The ash produced by forest fires is a complex mixture of organic and inorganic particles with many properties. Amounts of ash and char are used to roughly evaluate the impacts of a fire on nutrient cycling and ecosystem recovery. Numerous studies have suggested that fire severity can be assessed by measuring changes in ash characteristics. Traditional methods to determine fire severity are based on in situ observations, and visual approximation of changes in the forest floor and soil which are both laborious and subjective. These measures primarily reflect the level of consumption of organic layers, the deposition of ash, particularly its depth and color, and fire-induced changes in the soil. Recent studies suggested adding remote sensing techniques to the field observations and using machine learning and spectral indices to assess the effects of fires on ecosystems. While index thresholding can be easily implemented, its effectiveness over large areas is limited to pattern coverage of forest type and fire regimes. Machine learning algorithms, on the other hand, allow multivariate classifications, but learning is complex and time-consuming when analyzing space-time series. Therefore, there is currently no consensus regarding a quantitative index of fire severity. Considering that wildfires play a major role in controlling forest carbon storage and cycling in fire-suppressed forests, this study examines the use of low-cost multispectral imagery across visible and near-infrared regions collected by unmanned aerial systems to determine fire severity according to the color and chemical properties of vegetation ash. The use of multispectral imagery data might reduce the lack of precision that is part of manual color matching and produce a vast and accurate spatio-temporal severity map. The suggested severity map is based on spectral information used to evaluate chemical/mineralogical changes by deep learning algorithms. These methods quantify total carbon content and assess the corresponding fire intensity that is required to form a particular residue. By designing three learning algorithms (PLS-DA, ANN, and 1-D CNN) for two datasets (RGB images and Munsell color versus Unmanned Aerial System (UAS)-based multispectral imagery) the multispectral prediction results were excellent. Therefore, deep network-based near-infrared remote sensing technology has the potential to become an alternative reliable method to assess fire severity.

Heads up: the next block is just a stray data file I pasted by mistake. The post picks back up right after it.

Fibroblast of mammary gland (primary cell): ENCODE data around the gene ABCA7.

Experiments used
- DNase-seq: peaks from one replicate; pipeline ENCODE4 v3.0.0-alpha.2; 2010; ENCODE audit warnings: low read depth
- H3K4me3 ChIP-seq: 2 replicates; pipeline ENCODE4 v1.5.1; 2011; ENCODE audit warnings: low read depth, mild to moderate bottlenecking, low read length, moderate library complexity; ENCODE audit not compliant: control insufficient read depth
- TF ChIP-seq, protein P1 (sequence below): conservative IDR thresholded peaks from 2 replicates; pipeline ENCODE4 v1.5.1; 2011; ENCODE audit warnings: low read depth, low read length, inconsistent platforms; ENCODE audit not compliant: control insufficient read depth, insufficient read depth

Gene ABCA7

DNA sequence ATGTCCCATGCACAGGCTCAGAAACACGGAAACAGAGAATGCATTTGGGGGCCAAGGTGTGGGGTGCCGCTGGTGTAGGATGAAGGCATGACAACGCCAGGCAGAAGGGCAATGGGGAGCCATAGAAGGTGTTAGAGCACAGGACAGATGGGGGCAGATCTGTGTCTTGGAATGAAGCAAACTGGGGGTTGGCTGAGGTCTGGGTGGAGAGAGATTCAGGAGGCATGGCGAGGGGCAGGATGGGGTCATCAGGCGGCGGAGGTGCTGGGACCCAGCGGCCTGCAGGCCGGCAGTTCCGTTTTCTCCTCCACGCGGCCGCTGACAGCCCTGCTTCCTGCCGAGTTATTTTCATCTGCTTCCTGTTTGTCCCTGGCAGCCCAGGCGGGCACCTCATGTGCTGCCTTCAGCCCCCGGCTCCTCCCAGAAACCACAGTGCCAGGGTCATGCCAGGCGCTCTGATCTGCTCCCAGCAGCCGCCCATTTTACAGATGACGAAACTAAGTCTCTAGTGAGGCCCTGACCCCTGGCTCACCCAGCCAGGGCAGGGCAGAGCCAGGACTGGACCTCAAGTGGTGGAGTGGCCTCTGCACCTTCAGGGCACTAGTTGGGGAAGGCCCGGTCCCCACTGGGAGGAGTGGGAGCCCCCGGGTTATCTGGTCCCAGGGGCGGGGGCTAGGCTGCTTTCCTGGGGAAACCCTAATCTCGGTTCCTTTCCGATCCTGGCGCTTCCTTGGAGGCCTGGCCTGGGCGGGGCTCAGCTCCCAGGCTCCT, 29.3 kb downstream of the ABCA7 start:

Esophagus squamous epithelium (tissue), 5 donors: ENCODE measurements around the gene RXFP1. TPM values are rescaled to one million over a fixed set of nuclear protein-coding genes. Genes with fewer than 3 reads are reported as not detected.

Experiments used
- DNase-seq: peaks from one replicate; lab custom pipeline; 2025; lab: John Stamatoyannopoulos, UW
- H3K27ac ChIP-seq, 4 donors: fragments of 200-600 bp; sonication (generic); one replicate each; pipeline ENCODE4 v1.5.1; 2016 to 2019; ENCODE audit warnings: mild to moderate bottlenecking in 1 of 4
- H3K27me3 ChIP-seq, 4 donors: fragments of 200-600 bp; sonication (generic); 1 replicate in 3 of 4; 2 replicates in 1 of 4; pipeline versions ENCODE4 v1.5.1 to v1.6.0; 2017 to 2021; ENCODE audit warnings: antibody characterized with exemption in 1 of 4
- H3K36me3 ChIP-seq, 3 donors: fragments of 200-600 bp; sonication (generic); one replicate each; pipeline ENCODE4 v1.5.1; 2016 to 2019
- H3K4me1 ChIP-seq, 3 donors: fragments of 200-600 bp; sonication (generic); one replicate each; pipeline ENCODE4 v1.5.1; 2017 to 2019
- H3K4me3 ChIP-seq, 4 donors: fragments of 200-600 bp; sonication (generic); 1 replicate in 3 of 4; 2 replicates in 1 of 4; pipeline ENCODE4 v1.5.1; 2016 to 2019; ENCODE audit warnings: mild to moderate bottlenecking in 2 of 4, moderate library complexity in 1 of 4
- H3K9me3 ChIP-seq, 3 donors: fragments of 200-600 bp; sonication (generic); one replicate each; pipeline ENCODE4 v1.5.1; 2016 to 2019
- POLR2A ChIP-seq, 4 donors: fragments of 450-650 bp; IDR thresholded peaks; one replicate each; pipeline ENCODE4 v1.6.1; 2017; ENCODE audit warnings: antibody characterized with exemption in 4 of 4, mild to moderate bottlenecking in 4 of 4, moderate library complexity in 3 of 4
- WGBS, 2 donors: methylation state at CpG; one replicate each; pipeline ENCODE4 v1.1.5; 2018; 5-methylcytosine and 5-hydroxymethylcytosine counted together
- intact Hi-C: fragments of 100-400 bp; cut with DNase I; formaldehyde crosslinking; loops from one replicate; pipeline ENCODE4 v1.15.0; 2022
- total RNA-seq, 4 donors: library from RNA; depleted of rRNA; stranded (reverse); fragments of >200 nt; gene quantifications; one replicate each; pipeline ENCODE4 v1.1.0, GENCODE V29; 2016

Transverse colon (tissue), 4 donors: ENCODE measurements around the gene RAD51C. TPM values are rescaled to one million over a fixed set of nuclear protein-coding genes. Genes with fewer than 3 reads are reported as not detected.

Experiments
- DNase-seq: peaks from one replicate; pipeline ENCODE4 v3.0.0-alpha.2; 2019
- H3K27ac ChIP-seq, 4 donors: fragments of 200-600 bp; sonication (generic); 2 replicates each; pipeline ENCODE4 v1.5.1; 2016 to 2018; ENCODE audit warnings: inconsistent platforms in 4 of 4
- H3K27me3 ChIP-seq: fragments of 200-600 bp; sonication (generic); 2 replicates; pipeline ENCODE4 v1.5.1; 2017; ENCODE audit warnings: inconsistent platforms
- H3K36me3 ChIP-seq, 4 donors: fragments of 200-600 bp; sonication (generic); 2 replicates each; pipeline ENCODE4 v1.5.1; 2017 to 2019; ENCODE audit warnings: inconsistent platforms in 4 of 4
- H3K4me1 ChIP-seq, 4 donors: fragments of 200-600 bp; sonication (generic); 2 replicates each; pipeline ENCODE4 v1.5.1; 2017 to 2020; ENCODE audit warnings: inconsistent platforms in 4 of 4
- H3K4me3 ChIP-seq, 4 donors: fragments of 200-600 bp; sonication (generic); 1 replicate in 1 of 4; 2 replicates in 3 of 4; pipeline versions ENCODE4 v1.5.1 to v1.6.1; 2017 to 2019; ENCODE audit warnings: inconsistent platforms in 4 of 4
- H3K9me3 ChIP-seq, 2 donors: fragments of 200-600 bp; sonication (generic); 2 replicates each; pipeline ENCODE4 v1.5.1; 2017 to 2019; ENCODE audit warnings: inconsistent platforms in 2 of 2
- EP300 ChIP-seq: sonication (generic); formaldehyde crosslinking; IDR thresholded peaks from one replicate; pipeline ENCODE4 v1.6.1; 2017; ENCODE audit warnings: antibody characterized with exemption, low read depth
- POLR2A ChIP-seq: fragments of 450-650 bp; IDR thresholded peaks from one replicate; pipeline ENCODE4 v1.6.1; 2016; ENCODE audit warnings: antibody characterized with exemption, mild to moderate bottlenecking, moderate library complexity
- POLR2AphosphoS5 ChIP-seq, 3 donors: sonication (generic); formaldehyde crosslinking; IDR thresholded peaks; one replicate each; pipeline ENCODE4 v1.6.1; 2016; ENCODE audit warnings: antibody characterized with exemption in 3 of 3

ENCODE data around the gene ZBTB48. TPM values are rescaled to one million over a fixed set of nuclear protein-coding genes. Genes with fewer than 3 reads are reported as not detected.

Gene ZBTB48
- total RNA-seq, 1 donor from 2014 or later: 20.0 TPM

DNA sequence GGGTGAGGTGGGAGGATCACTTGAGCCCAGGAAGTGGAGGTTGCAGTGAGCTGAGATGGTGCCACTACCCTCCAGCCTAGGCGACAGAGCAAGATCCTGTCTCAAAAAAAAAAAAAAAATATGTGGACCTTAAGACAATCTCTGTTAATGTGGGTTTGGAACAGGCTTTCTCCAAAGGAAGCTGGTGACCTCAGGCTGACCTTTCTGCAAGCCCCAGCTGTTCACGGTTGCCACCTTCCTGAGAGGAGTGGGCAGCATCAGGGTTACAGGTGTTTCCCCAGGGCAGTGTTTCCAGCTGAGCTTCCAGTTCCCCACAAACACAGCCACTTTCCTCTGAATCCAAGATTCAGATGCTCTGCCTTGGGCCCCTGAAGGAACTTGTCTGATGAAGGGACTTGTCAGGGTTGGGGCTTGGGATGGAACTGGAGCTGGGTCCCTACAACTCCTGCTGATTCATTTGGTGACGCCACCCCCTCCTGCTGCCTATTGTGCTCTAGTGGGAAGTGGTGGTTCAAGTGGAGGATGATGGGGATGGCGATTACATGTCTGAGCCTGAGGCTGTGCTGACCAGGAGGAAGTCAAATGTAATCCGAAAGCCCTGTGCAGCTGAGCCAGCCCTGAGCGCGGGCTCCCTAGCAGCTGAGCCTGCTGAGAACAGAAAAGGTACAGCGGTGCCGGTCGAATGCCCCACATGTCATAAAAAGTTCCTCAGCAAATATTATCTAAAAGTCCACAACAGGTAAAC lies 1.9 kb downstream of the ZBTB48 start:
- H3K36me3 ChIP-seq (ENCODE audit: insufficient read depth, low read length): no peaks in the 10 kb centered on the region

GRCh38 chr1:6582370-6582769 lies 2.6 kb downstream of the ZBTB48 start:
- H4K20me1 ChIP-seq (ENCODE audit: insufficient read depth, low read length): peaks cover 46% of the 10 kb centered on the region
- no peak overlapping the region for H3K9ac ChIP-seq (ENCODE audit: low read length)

Bibliographical noteFunding Information:
This research was supported by Grant 2014299 from the United States-Israel Binational Science Foundation (BSF).
© 2022 by the authors.
- fire severity
- machine learning
- post-fire environment
- spectral model
- total carbon
- unmanned aerial system multispectral imagery
ASJC Scopus subject areas
- Earth and Planetary Sciences (all)